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LETTER TO THE EDITOR
Year : 2016  |  Volume : 11  |  Issue : 3  |  Page : 230
Sarcoidosis presenting with acute respiratory distress syndrome


Division of Respiratory Medicine, Mito Medical Center, University of Tsukuba, Ibaraki, Japan

Date of Web Publication7-Jul-2016

Correspondence Address:
Hiroaki Satoh
Division of Respiratory Medicine, Mito Medical Center, University of Tsukuba, Ibaraki
Japan
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DOI: 10.4103/1817-1737.185753

PMID: 27512516

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How to cite this article:
Tamura T, Watanabe H, Satoh H. Sarcoidosis presenting with acute respiratory distress syndrome. Ann Thorac Med 2016;11:230

How to cite this URL:
Tamura T, Watanabe H, Satoh H. Sarcoidosis presenting with acute respiratory distress syndrome. Ann Thorac Med [serial online] 2016 [cited 2020 Jan 19];11:230. Available from: http://www.thoracicmedicine.org/text.asp?2016/11/3/230/185753


Sir,

We read with interest the article by Arondi et al. (January-March 2016, Volume 11, Issue 1)[1] on pulmonary sarcoidosis presenting with acute respiratory distress syndrome (ARDS). As the authors referred, we had reported a case with sarcoidosis presenting with ARDS. We would like to hear from the authors three points. First, in the text, the authors reported that transbronchial biopsy (TBB) was positive for nonnecrotizing granulomas consistent with sarcoidosis. However, they showed in explanation of [Figure 2] that some central necrosis revealing very active sarcoidosis can be identified. This is not consistent with each other. Which is correct either nonnecrotic or necrotic granuloma? Second, we do agree with the importance of bronchial alveolar lavage and TBB to establish correct diagnosis. Please let us know where the authors performed them. We suppose that these procedures were performed at the area showing ground-glass opacity on the chest computed tomography (CT) scan. How about bleeding as complication after TBB? Third, we appreciate hearing from the authors that whether there was any specific finding in rapidly progressive pulmonary sarcoidosis on the chest CT scan.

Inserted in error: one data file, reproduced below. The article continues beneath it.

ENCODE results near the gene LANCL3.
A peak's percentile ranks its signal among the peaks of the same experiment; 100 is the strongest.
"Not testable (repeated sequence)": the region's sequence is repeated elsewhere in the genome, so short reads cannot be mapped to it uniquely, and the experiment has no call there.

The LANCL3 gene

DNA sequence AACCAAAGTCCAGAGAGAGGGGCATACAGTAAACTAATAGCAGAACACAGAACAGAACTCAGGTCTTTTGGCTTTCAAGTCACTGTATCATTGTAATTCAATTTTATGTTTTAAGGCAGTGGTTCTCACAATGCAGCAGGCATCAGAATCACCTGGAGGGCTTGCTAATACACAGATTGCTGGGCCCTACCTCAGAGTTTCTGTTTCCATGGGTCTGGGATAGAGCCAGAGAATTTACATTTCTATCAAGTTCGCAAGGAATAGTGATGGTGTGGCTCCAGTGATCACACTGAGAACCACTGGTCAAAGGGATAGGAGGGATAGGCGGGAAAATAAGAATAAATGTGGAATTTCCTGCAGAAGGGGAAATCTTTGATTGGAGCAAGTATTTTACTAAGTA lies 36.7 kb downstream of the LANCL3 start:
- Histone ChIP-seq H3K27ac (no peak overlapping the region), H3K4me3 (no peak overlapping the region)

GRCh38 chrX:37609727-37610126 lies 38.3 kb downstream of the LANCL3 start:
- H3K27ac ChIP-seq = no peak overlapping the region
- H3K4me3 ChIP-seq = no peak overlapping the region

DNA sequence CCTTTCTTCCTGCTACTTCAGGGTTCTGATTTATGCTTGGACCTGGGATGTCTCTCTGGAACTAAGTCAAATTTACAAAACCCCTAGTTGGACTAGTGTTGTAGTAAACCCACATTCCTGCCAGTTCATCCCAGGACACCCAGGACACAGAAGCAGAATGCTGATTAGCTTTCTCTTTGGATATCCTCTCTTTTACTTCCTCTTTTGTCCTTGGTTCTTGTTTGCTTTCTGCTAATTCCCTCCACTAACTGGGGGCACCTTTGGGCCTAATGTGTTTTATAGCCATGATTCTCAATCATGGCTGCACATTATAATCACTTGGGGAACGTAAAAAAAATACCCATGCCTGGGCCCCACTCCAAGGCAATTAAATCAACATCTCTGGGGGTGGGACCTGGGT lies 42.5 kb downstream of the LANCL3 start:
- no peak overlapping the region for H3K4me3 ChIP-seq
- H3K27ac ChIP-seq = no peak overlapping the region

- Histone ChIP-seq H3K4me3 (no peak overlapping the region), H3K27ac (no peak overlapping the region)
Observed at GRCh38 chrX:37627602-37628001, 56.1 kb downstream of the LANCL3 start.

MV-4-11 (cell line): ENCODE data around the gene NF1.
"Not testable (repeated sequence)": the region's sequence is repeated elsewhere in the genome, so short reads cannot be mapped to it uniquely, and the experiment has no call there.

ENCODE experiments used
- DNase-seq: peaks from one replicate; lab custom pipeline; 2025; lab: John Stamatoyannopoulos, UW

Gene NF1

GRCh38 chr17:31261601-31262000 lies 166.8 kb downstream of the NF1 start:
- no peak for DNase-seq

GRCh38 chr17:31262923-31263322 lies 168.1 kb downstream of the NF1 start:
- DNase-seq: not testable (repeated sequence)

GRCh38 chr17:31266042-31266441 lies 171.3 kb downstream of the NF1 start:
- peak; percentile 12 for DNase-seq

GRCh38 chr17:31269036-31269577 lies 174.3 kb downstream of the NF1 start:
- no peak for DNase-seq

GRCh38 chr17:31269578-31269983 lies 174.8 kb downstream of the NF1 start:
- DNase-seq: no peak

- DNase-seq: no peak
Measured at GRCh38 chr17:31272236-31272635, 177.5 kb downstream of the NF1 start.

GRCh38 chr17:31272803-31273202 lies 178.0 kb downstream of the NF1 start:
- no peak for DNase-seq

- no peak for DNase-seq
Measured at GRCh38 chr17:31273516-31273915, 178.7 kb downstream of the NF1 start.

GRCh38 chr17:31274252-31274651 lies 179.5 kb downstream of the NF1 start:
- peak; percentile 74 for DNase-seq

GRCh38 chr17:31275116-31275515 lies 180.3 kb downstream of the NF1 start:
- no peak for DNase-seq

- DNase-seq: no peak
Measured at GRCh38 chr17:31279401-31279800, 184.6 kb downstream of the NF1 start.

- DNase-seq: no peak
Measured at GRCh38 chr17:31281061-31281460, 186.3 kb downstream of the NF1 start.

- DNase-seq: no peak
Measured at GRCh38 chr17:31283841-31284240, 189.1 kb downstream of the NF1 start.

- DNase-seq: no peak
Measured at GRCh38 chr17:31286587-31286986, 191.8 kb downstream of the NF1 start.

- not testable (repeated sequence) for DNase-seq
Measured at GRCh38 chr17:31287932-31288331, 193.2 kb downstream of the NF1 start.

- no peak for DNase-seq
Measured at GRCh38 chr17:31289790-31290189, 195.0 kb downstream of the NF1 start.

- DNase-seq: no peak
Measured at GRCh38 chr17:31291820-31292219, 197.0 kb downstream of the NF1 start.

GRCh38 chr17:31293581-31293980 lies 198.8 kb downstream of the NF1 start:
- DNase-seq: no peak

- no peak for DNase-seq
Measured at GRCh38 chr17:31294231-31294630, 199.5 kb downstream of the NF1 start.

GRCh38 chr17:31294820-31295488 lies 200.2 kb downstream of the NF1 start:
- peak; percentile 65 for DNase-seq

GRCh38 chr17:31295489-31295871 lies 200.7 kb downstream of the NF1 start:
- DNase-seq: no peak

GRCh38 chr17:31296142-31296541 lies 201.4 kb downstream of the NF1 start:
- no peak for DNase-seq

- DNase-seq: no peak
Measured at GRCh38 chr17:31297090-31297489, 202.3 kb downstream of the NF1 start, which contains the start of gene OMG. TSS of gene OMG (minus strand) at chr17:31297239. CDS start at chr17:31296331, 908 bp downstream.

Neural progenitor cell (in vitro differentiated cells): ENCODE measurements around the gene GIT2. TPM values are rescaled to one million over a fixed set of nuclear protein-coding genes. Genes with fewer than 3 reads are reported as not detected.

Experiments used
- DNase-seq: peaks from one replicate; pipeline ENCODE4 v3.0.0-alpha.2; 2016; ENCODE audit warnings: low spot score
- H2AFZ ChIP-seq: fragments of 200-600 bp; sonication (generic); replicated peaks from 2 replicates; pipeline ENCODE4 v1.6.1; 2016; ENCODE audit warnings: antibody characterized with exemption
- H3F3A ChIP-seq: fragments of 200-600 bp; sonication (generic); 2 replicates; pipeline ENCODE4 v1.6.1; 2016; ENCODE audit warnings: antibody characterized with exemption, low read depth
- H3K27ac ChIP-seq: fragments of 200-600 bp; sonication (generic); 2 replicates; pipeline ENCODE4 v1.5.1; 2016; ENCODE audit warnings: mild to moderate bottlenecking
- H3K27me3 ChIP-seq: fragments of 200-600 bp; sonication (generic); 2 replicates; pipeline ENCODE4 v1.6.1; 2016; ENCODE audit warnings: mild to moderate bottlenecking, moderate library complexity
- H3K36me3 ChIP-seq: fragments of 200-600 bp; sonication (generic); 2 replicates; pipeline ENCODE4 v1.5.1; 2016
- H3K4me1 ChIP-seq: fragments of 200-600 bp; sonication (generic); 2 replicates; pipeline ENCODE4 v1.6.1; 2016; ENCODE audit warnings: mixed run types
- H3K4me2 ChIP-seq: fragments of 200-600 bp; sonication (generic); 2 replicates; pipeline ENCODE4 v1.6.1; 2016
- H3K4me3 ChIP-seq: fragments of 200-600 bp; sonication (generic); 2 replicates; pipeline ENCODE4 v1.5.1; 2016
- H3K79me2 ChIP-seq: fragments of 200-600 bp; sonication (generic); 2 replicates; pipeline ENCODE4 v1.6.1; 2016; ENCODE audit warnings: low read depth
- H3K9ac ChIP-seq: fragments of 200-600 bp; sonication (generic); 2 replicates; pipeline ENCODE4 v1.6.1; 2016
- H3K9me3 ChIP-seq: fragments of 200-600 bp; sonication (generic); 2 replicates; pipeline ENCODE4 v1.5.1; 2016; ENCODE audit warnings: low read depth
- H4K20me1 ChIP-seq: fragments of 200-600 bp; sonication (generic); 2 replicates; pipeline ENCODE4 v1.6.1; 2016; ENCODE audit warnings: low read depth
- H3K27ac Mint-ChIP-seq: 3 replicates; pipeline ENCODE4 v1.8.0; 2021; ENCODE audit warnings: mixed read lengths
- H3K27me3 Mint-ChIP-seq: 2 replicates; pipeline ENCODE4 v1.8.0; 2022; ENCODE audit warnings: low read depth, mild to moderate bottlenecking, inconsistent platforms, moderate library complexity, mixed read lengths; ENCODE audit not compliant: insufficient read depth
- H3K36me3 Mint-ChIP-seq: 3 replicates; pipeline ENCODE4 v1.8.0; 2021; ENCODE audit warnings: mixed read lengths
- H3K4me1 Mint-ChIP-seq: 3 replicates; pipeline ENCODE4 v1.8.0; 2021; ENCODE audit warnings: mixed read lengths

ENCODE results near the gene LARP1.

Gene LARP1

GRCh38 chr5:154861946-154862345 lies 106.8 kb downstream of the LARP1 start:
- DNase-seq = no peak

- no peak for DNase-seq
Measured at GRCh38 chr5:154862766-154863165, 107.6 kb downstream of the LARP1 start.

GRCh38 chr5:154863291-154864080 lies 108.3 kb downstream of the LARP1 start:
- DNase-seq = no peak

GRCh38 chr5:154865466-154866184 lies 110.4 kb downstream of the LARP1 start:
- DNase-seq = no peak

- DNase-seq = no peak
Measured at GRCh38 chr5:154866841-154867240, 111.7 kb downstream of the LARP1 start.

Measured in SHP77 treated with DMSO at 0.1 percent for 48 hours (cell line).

Financial support and sponsorship

Nil

Conflicts of interest

There are no conflicts of interest.

Reply

Thank you very much for having appreciated the article; it is a pleasure for us answering your questions.

Regarding the first point, we precise that the dominant histologic pattern was nonnecrotizing granulomas and that the central necrosis was apparent only in a few granulomas as reported in the literature.[1] This pattern is consistent with sarcoidosis and in our opinion, it is related to very active process.

Second, bronchial alveolar lavage and transbronchial biopsy were performed in the lateral segment of middle lobe. This area showed diffuse ground-glass opacities with isolated or confluent small nodules on the chest computed tomography (CT) scan. No bleeding occurred.

Third, about the chest CT-specific findings, we clarify that, as reported in [Figure 2], the chest CT showed a predominant ground-glass pattern with isolated or confluent small nodules. Although ground-glass opacities have been observed in CT (nearly 40% of patients with pulmonary sarcoidosis), an extensive ground-glass pattern is very uncommon.[2] Therefore, we believe that the detection of this radiological pattern of the presentation can only suggest the abrupt onset of an active disease.

 
   References Top

1.
Arondi S, Valsecchi A, Borghesi A, Monti S. Pulmonary sarcoidosis presenting with acute respiratory distress syndrome. Ann Thorac Med 2016;11:79-81.  Back to cited text no. 1
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